Overall seasonal water runoff volume for the basin that feeds the Columbia River was nearly one-third greater than its seasonal average in the first half of 2011, according to figures recently released by BC Hydro.
As of late December, the total runoff — Canada and U.S. combined — came in at 133 per cent of average (January to July, 2011), with runoff conditions for the Columbia/Kootenay basin within Canada at about 115 per cent above average.
The mammoth snow falls recorded in the latter parts of 2010 and the first few months of 2011 played a significant role in the runoff recorded.
“Runoff conditions this year were well above normal due to high snow pack levels, primarily in the lower portion of the basin,” read a BC Hydro report.
Currently, levels in the West Kootenay’s three reservoirs — Arrow Lakes, Duncan and Kootenay Lake — are either decreasing or have no change.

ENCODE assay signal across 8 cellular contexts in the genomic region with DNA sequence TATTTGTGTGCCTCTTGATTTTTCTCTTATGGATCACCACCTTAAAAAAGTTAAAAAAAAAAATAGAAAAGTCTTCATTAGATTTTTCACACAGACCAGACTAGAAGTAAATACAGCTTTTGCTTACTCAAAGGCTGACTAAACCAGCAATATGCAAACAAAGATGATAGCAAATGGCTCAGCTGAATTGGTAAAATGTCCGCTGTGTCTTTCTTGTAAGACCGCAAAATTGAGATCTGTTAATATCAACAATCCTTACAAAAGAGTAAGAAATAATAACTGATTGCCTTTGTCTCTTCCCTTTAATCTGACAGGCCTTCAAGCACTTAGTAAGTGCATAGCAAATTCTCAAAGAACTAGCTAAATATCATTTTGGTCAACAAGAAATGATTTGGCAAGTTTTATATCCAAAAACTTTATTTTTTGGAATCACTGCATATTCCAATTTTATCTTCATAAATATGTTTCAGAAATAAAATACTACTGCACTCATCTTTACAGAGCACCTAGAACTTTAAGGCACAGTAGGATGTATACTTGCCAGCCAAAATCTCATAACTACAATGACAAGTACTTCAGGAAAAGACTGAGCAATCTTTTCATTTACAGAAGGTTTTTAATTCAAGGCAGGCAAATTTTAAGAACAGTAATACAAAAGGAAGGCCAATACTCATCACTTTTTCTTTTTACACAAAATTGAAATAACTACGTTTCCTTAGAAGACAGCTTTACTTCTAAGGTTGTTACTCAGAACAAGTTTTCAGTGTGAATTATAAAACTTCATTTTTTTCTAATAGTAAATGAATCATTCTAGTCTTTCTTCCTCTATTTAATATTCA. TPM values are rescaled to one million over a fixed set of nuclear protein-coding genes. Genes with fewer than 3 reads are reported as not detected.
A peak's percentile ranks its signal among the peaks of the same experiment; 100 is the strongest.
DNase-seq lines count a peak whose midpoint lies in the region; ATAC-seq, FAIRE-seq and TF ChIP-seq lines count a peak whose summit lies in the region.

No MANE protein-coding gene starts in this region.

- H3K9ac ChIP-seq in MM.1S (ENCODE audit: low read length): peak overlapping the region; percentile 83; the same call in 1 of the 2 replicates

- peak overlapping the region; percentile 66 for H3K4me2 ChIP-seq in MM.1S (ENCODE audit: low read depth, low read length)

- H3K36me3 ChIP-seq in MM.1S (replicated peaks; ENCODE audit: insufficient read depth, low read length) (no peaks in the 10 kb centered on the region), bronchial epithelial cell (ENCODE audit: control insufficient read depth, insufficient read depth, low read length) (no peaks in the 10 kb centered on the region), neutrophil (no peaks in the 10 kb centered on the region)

The Arrow Lakes reservoir is about 434.4 metres (1,425 feet) measured at the Fauquier gauge. The reservoir dropped .5 m. (1.6 ft.) over the past week. It is expected to drop across December and January to reach between 428.2 to 431.3 (1,405 to 1,415 ft.) by the end of January.
Kootenay Lake is holding steady at 531.7 m. (1,744.4 ft.), while Duncan Reservoir dropped .61 m. (two ft.) over the last week to 568.7 m. (1,865.7 ft.). Duncan is expected to drop by 7.2 m. to 559.3 m. (1,835 ft.) by the end of January.
The Arrow weekly average discharge was 56 thousand cubic feet per second (kcfs), Brilliant was 26 kcfs while Duncan Dam was eight kcfs.
The actual elevation of reservoirs is influenced by snow pack, inflow levels, weather patterns and other factors such as load requirements.
The official water supply forecast for 2012 will be issued later this month.